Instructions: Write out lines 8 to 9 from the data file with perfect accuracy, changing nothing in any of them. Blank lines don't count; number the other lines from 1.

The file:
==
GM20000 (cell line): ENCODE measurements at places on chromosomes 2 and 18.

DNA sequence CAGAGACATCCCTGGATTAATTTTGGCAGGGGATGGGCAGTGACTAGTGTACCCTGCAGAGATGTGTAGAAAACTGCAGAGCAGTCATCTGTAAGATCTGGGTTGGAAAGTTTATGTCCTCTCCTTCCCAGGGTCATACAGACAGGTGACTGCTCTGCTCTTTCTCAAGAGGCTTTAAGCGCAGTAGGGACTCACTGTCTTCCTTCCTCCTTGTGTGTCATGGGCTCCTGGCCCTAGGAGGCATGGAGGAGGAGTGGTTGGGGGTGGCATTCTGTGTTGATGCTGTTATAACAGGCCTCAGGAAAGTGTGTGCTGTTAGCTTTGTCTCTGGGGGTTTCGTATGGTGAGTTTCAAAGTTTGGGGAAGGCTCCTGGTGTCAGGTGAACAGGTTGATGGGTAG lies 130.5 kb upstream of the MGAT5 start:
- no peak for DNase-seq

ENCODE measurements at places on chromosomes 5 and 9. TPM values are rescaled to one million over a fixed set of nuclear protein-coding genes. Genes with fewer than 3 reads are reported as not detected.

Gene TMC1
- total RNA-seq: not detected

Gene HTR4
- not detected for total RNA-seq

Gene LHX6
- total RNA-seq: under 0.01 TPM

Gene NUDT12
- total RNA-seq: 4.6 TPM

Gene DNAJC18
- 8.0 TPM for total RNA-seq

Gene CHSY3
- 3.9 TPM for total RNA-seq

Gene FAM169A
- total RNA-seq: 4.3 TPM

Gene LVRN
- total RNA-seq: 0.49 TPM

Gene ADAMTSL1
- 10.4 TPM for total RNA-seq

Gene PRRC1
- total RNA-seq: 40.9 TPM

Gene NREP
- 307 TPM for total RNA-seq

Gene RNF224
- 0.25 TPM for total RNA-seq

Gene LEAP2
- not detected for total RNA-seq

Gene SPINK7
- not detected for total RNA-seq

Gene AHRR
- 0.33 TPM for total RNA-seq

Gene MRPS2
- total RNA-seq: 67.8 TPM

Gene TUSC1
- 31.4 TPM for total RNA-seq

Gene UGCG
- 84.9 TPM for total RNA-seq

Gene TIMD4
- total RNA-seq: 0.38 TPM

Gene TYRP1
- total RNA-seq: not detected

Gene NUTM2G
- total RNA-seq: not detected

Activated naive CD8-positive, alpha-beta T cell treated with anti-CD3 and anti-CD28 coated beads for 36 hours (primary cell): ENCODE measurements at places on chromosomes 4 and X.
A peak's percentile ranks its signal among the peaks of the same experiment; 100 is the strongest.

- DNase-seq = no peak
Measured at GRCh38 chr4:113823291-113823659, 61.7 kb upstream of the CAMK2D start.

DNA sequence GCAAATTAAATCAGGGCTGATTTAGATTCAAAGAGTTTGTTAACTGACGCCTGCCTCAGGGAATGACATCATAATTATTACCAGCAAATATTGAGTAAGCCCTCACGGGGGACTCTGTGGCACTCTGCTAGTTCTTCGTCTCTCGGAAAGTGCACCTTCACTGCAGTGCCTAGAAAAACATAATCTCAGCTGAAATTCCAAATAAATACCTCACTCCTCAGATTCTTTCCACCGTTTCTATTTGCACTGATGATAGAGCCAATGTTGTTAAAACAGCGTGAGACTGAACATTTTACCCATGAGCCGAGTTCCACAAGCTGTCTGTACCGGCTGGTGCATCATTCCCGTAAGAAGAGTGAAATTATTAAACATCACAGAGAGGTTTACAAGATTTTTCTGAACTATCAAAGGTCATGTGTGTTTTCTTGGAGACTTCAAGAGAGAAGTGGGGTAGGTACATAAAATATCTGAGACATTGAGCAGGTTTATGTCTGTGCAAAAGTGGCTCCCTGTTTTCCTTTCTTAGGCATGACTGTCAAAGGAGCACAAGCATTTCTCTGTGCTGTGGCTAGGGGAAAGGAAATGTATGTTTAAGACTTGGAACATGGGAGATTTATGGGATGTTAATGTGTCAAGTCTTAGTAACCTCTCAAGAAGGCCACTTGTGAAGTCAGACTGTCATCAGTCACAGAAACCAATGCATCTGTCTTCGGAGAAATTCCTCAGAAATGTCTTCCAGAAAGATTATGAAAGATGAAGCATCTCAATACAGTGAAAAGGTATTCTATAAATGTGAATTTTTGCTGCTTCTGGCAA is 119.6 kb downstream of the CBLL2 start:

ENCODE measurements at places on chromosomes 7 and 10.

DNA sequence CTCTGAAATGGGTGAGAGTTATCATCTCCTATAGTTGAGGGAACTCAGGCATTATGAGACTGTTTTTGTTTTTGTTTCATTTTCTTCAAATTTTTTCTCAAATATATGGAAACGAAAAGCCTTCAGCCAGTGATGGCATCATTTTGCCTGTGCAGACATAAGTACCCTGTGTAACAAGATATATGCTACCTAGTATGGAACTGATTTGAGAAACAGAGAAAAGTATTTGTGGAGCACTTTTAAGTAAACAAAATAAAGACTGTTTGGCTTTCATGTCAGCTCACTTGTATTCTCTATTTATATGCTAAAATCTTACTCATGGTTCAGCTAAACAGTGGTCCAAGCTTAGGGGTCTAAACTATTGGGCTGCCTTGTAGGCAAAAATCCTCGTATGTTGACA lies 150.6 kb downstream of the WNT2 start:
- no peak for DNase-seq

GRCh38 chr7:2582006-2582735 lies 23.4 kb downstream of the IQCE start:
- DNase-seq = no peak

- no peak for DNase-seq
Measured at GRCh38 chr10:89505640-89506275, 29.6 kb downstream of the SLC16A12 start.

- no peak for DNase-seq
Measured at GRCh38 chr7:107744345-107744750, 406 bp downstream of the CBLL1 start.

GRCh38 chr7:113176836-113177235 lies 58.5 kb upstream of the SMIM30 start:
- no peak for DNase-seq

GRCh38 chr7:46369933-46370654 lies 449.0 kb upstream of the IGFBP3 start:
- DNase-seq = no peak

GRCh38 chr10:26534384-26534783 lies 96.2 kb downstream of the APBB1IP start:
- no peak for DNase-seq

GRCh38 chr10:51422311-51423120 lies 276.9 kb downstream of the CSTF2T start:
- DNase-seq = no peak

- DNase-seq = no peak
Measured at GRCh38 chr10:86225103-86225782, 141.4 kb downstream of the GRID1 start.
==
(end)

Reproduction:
- not detected for total RNA-seq

Gene LHX6